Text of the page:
Advanced Mathematical Economics
Main course materials
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You can read the Assessment Guide and Practice Questions and Sample Solutions.
You can ask questions and get involved in discussions on the course's Piazza page.
Please check here regularly for updates. You might need to reload the page (Control-R or F5).
You can browse last year's course materials, which follow a similar schedule.
- 2nd December, 2022: Please nominate teaching staff that you found helpful for a teaching award. This is especially helpful for the tutors who will be looking for jobs.
- Week 10:
- The lecture this week will proceed as follows:
- Cantor intersection theorem (C.9), 10 minutes
- Application: iterated deletion of strictly dominated strategies (Practice Question 24 B vii), 25 minutes
- Application: Extreme punishments (C.11), 35 minutes.
- Homework review, 40 minutes.
- There are no videos this week.
- Homework: C.73, C.75, C.44, C.84, Practice Question 43 Part A (i).
- Please fill out the teaching survey .
- The lecture this week will proceed as follows:
- Week 9:
- The lecture this week will proceed as follows:
- Extreme value theorem lecture (about 25 minutes).
- Homework review (about 40 minutes).
- Q & A about compactness and other topics (about 40 minutes).
- Watch Compactness introduction (C9). You can read the whiteboard.
- Watch Bolzano-Weierstrass theorem (C9). You can read the whiteboard.
- In the first theorem in the Compactness introduction video, there is a mistake in the proof. The fact that (X, d) is compact implies that there is a subsequence whose limit y* lies in X (not K).
- Homework: C.65, C.66, C.67, C.68, practice question 45 A(i) and B(v).
- The lecture this week will proceed as follows:
- Week 8:
- In the lecture time, I will spend the first hour on last week's homework, and then I will answer questions about the videos. If we run out of time, please ask questions on Piazza.
- Watch Infinite horizon dynamic programming (4.3). You can read the whiteboard.
- I wrote Nr(x) instead of Br(x) when referring to an open ball of radius r. This is also common notation (N stands for "Neighbourhood").
- Homework: 4.4, 4.5, 4.6, C.54, Practice Question 37 B(vii) and A(i).
- Week 7:
- In the lecture time, I will first answer questions about the videos, and then I will go through the homework.
- Watch Complete spaces (C.7). You can read the whiteboard.
- Watch Banach's fixed point theorem (C.8). You can read the whiteboard.
- In the complete spaces lecture, in the proof of continuity, M and N should be the same letter.
- Homework: 4.2, C.46, C.48, C.45, C.57, C.58, C.61, Practice question 6 part (i).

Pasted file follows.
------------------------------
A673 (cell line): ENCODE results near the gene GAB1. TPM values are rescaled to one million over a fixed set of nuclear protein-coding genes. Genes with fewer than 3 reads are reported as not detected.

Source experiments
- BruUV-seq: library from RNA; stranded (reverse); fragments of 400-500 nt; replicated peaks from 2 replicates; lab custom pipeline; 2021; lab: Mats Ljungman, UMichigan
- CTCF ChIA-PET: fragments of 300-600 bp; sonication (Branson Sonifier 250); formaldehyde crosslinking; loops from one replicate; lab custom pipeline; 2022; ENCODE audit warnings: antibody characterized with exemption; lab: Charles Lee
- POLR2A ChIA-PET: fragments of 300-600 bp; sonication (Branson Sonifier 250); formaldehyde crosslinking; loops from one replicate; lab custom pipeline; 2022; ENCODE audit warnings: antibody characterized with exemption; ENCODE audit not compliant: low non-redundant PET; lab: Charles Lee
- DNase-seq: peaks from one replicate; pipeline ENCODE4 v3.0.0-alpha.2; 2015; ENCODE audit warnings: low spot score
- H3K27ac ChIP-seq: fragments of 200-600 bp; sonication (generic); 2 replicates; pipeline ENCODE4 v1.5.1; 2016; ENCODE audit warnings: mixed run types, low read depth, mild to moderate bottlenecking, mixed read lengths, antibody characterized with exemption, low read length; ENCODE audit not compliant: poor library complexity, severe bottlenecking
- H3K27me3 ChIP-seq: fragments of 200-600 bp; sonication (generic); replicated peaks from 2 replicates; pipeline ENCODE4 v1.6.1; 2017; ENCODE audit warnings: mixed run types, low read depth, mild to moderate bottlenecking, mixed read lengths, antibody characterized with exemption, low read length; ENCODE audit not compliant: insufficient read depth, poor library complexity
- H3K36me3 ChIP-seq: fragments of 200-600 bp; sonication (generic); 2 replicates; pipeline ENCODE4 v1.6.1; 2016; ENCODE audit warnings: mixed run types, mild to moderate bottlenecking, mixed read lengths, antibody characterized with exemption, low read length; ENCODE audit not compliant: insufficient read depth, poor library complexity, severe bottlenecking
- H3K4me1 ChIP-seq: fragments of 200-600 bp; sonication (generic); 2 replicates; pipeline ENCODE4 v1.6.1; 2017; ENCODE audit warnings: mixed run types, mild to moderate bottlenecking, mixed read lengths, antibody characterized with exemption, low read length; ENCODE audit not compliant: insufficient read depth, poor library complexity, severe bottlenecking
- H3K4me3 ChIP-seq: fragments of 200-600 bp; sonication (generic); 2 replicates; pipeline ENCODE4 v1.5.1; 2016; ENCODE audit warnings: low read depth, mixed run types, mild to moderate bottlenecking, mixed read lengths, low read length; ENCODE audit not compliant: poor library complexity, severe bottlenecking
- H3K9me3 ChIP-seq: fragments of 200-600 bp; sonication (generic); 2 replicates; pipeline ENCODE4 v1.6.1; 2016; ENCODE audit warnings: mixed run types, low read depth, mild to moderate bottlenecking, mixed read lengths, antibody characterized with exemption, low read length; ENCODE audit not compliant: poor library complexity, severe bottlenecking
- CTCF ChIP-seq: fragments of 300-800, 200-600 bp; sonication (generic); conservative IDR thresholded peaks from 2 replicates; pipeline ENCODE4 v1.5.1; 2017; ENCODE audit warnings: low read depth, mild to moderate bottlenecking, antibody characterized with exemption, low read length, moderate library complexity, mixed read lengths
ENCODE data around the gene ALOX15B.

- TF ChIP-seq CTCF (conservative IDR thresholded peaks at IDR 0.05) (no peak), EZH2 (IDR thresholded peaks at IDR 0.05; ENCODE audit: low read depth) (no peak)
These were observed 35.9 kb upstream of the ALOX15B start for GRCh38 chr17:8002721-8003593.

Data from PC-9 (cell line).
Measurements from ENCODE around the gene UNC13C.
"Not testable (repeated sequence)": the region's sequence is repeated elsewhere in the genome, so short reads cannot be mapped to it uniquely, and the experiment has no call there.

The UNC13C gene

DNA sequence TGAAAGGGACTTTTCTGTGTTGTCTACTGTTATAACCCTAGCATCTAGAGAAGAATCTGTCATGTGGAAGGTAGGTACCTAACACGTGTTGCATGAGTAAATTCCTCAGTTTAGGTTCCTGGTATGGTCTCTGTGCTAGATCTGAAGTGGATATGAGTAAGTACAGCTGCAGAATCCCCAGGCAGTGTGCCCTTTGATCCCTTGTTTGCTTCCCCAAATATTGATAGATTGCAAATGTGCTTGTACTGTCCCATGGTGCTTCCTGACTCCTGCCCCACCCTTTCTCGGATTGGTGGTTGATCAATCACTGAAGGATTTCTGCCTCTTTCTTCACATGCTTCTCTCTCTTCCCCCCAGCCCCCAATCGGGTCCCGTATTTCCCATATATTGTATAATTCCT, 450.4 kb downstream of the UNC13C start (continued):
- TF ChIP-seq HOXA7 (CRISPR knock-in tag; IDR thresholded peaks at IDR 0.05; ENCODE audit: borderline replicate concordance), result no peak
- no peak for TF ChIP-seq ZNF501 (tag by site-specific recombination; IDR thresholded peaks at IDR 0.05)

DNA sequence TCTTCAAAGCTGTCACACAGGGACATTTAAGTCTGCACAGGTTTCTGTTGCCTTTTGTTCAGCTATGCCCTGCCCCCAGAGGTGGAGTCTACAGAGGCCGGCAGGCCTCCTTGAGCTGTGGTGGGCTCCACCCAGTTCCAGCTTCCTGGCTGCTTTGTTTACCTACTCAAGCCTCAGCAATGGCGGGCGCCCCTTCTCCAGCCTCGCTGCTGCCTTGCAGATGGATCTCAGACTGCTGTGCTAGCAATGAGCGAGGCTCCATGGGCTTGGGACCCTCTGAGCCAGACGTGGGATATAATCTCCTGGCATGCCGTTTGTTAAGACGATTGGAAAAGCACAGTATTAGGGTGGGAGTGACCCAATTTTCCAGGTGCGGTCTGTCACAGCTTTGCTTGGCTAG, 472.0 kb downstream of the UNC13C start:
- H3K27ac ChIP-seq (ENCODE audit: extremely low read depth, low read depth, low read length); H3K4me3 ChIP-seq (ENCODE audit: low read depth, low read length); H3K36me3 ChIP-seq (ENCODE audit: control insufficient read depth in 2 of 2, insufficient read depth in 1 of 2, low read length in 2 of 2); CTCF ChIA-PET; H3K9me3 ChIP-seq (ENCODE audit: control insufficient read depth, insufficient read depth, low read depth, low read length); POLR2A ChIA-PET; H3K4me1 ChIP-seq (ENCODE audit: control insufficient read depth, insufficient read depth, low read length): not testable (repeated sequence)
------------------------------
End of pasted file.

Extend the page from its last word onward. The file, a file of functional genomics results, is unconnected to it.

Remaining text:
- Week 6:
- In lecture, I will teach finite horizon dynamic programming (4.2).
- Watch Model formulation. You can read the whiteboard.
- Watch Continuity and open sets (C6). You can read the whiteboard.
- Watch Connected sets (C10). You can read the whiteboard.
- Homework: practice question 5(i), C.34, C.36, C.43, C.81, C.82.
- Note: I previously asked you to do question 4, but this was a mistake.
- Week 5:
- I reviewed a random sample of about 20 homework submissions from week 2 and week 3. All submissions that I looked at earned full points for effort.
- Watch Dynamic programming (2.4). You can read the whiteboard.
- Watch Continuity (C6). You can read the whiteboard.
- Homework: Practice question 2 parts (i) and (ii), C.17, C.23, C.30, C.38, C.40.
- Week 4:
- Watch Comparative statics (finishing 2.3). You can read the whiteboard.
- Watch Boundaries (C3). You can read the whiteboard.
- Watch Closed sets (C4). You can read the whiteboard.
- Watch Open sets (C5). You can read the whiteboard.
- Homework: C.16, C.20, C.21, C.26, C.27, C.32, 2.11.
- Week 3:
- Watch The firm's problem (2.2). Note: this lecture includes lots of non-examinable material about the chain rule and the implicit function theorem. You can read the whiteboard.
- Watch The envelope theorem (2.3). You can read the whiteboard.
- Watch Cauchy sequences (C2). You can read the whiteboard.
- Watch Getting Started - Weeks 3-4 (optional). Note: this is helpful for the week 3 homework.
- In the last step of the chain rule proof of the envelope theorem (minute 26), the partial derivative should be with respect to a, not b.
- In the lazy decision maker proof of the envelope theorem, I sometimes confused Rupert Murdoch's sons, Lachlan and James. Only James is relevant to the proof.
- Please submit your homework on Learn by clicking on Assessment and then Weekly Homework.
- Homework: C7, C10, C11, 2.6, 2.7, 2.9.
- Week 2:
- Watch Convergence (C2). You can read the whiteboard. Note: I have moved some material out of the Complete Spaces section into this section. I will cover this during the Tuesday lecture. Update: I decided to cover Cauchy sequences next week.
- Watch Production functions 1 (2.1). You can read the whiteboard.